Ft. Stanton

By Patty Wilber

The weather had looked promising, but in fact, on Friday the wind  was racing across the landscape and by Saturday it was rampaging across the landscape like its hair was on fire.  The temperature dropped from manageable  on Friday to snow Saturday night.

Thank goodness for Linda’s super stable (no rocking in the wind) goose neck 4-horse trailer (I think I want one) with a really comfortable mattress and a propane heater.  Luxury to get out of the gale.  I could have been attempting to sleep on my thermarest and insulite (yes two pads for my aging bones) with my little tent billowing around my ears…

We really put the goose neck stability to the test Saturday night because with the snow racing horizontally across the unsheltered plain where we camped, we put our two girls into the trailer for most of the night.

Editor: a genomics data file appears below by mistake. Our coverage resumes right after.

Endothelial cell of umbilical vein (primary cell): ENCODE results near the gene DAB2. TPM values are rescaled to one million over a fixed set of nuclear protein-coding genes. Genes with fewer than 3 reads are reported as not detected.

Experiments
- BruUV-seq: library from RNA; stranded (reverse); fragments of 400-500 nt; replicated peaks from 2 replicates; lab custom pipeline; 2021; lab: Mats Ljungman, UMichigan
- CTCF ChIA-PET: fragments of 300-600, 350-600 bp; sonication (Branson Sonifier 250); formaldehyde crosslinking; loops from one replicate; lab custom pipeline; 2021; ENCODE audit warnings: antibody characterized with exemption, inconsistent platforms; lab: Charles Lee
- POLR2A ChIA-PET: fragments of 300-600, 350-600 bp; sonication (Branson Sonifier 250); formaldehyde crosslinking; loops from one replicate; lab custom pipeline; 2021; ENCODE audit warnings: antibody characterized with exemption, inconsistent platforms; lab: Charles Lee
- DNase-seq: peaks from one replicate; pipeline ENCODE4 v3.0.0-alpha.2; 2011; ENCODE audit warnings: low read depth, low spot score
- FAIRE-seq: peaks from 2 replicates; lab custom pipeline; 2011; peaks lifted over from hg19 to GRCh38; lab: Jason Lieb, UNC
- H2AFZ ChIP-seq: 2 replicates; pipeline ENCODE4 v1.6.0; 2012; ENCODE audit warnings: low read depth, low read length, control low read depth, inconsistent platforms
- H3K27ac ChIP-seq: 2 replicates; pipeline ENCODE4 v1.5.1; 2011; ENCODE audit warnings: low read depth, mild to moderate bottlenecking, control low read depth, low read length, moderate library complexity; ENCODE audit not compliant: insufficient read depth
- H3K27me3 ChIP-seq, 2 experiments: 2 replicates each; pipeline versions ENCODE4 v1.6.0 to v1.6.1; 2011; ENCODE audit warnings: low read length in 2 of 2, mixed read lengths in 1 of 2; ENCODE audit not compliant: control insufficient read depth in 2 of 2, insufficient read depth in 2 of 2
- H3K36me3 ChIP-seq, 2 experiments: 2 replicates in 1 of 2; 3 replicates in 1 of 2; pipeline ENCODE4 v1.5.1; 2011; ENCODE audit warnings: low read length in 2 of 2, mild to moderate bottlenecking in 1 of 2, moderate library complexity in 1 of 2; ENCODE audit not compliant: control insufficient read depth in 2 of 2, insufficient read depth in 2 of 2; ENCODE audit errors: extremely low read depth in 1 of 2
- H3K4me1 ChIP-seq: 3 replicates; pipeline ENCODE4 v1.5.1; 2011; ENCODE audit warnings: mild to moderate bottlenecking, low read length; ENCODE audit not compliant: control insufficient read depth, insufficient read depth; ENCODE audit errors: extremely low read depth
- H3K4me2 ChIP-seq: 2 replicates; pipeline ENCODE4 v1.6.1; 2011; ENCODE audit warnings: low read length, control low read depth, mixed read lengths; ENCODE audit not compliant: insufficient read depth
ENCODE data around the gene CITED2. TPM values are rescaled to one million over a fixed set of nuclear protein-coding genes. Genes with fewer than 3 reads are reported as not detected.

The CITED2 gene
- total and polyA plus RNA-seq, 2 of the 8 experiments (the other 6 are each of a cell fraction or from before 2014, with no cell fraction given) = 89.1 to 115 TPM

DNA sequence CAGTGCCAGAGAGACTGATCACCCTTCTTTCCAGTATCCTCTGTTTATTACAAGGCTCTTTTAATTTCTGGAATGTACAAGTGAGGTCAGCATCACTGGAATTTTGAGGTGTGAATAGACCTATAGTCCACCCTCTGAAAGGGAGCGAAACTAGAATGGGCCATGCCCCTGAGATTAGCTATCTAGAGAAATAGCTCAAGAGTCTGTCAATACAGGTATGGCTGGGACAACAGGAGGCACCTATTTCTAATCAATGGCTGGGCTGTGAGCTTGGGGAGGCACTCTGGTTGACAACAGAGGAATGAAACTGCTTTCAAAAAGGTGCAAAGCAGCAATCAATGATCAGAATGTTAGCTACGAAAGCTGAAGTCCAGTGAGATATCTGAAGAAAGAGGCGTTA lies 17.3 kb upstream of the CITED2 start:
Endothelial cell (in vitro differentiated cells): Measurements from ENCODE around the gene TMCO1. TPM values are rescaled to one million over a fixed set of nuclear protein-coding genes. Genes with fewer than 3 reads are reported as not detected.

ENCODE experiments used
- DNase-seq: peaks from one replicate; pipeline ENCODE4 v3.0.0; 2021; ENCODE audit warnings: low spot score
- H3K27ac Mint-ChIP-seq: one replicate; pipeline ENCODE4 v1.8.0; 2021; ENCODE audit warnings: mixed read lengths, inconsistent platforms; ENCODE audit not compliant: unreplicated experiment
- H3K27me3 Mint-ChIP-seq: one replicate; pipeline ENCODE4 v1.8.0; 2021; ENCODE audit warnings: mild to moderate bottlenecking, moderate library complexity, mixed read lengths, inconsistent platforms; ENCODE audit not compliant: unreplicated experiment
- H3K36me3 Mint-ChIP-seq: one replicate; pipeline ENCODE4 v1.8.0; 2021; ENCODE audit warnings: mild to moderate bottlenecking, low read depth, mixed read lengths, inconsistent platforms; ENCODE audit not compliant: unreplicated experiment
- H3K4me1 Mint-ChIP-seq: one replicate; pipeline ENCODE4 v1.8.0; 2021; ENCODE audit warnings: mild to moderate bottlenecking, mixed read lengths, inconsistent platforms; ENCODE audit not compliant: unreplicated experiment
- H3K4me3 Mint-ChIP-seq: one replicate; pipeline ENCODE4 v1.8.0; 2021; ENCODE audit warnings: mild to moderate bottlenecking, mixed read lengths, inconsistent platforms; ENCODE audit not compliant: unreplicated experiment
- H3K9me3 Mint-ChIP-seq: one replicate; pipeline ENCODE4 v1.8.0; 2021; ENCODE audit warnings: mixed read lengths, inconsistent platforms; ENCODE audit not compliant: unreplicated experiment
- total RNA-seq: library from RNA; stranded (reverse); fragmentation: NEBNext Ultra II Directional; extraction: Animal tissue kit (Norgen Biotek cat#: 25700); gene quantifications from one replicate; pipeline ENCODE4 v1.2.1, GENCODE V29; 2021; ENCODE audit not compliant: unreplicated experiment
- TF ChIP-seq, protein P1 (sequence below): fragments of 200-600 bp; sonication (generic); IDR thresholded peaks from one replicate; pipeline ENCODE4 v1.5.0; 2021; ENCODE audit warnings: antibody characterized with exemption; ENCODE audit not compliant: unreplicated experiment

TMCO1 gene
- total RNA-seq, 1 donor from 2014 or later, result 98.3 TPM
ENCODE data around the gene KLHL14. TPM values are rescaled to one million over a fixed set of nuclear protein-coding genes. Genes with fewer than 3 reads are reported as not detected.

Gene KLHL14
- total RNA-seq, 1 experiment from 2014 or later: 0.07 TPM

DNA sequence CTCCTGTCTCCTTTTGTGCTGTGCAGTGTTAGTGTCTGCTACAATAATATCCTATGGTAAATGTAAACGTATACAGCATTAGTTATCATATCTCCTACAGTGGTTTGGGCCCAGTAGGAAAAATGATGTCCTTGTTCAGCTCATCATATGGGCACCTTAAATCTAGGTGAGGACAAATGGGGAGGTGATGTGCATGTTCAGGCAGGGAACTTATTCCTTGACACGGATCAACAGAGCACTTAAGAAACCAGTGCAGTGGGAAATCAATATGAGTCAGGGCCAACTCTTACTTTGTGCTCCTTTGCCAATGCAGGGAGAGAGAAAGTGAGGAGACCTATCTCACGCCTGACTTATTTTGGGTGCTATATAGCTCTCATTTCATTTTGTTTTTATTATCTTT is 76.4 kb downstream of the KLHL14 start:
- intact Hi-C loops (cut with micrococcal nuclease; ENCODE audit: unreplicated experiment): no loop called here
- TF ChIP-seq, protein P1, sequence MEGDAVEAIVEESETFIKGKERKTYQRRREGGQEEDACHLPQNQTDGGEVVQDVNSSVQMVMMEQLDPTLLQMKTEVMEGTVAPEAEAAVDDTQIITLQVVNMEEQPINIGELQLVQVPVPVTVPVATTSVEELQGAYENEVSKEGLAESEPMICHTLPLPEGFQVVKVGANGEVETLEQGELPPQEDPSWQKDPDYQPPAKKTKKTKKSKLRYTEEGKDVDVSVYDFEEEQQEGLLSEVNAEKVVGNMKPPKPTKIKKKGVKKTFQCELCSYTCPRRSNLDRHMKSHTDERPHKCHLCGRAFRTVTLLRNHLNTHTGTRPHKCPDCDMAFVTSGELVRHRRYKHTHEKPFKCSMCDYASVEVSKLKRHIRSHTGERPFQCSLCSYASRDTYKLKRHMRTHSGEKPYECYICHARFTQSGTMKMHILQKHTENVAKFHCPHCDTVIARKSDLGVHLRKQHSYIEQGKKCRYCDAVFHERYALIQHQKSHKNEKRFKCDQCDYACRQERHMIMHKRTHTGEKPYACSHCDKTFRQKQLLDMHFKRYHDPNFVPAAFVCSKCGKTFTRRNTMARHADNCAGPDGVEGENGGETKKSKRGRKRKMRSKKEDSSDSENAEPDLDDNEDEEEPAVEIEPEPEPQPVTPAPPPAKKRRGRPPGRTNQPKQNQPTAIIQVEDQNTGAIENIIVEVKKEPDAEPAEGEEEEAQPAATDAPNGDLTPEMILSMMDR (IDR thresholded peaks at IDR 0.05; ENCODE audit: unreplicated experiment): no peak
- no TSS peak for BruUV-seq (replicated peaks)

We didn’t want to be up, constantly worrying that the electric fence charger had been separated from the electric wire by the persistent gusting or that the fence stakes had uprooted taking the wire and wrapping it around our hapless fillies and sending them rushing off into the hither and yon or that the snow and sleet had frozen our girls stiff like towels left on the line in that sort of weather.

Those fillies did not appreciate our efforts to save their lives and provide comfort. Lacey banged the trailer once an hour and they both wiggled rather a lot.  When they started nickering at 5:30 am, we unloaded them. The sky had cleared and only the wind was left. The pen was still standing, so in they went with a flake of hay and we went back to sleep!

Fort Stanton is between Capitan (home of Smokey the Bear) and Lincoln, New Mexico.  It was a military fort from 1855 to 1896 and after that (in non-chronological order) until 1997 it was a camp for German sailors trapped on the wrong side of the war line, held German POWs, was a military hospital and TB sanatorium,  a women’s prison, a CCC camp, a home for developmentally disabled and several other things I probably have forgotten.